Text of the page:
You know those dramatic scenes in films, where the person is sitting in the consultation room hearing bad news… the sound fades out and the camera zooms in on the doctors lips moving. Well, for me, that’s what it was like.
I don’t mean to be dramatic, I guess it’s just in my nature. Over the next month or so I was in and out of hospital more times than I care to count. In fairness, the more I went, the easier it got.
As I walked through the corridors of the hospital, I felt that everyone was looking at me as if they knew what I had and what clinic I was going to… sounds ridiculous, doesn’t it?
The first few appointments felt like information overload. They must have told me the same thing about how the virus works and what to do with treatment so many times and by the time I got back to the car I found I hadn’t actually taken much of it in at all. Thankfully, the medical team had plenty of leaflets and links to great websites that really helped. I’ve included some of those here.
Each time, they take more blood samples and various other jabs to boost immunity for other things like Hep A, B, C etc. Luckily, I have no fear of injections, needles or anything like that… don’t get me wrong, I don’t want to know the in’s and out’s of what’s going on while they do it, but as long as I’m looking away it’s fine.
At this point I would say, if injections aren’t your thing, it really isn’t that bad. It’s over and done with in minute or two, a scratch is all you will feel and, at the end of the day, it will save your life.
The treatment for HIV, in my case at least, has been fairly straightforward. Two tablets once a day. Everyday. It sounds really simple, but its the ‘everyday’ thing which is the hardest. I’ve never been good to sticking to new routines…
I’m the sort of person who joins the gym in January and goes religiously for two weeks, forgets to go one day, is busy the next and before I know it, summer has been and gone and I’m writing Christmas cards thinking “I really should go to the gym again…”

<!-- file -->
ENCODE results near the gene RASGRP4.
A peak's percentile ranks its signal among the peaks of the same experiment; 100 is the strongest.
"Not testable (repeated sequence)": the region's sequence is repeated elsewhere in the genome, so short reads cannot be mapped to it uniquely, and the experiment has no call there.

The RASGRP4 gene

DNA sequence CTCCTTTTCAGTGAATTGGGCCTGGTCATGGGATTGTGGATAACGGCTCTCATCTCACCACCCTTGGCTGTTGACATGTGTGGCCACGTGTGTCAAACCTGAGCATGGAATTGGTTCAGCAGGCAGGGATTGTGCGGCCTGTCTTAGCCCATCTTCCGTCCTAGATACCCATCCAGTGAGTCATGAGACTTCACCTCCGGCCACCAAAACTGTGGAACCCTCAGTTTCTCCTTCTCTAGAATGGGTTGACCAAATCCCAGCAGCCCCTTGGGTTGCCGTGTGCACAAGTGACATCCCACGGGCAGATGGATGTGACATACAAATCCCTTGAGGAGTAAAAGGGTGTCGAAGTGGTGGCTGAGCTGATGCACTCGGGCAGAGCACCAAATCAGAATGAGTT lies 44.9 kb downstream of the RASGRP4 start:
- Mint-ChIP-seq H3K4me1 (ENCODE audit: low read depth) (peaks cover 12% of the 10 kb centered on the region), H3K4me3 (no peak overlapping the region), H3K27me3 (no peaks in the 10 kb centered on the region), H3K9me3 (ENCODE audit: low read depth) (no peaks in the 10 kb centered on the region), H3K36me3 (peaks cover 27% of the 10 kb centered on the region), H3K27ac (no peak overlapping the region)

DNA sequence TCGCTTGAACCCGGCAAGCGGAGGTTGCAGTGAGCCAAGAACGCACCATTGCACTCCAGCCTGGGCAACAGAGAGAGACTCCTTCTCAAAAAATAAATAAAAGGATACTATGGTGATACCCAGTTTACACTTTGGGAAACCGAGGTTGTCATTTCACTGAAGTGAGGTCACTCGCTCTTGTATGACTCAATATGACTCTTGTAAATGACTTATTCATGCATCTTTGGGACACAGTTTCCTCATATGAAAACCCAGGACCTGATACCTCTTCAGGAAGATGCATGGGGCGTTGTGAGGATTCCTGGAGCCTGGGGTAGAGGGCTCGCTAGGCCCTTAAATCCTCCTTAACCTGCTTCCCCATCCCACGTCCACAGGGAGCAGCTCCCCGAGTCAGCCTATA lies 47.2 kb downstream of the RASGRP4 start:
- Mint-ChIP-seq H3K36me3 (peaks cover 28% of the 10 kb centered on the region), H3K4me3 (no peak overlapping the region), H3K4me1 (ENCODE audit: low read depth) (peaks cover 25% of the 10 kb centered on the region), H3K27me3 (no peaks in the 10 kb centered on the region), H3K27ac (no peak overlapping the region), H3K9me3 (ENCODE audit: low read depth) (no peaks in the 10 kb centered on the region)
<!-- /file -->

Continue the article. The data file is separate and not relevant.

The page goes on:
But this was serious. My doctor had explained why it was vital I take my meds at the same time every day without fail.
“If you don’t, the virus can build an immunity to the treatment drug, rendering it useless…”
There are a variety different combinations to try, but the more options you keep open, the better. I take Truvada and Dolutegravir and the only side effect I notice is some rather vivid dreams… but if I’m totally honest sometimes they’re hilarious so I really don’t mind them.
Deciding on the best time of day took a bit of thought, but in the end I settled for 8am. I know that I’m usually just getting out of bed around that time if I’m working, and if I’m not, my alarm goes off, I take them, I roll over and go back to sleep. I travel a lot for work so I keep a pill pot in my car and I carry some in my bag too. That way, I know if I don’t take them at home, I have plenty with me.
When I hear the alarm, it is a reminder that I have HIV. At first it, inevitably, played on my mind. There are a couple of things that keep me going; The first, it’s just two tablets… there are people who have it far worse with treatments for other illnesses. The second, I never begrudge taking them… by that I mean, at first it really did feel like a burden knowing I had to take them. Now, if ever I feel like it’s a chore, I quickly remind myself that those small tablets are the thing that will keep me alive and well. It’s amazing how that thought can give something so tiny so much weight…
As always, please feel free to comment with your experiences or ask any questions you may have. You can comment anonymously below.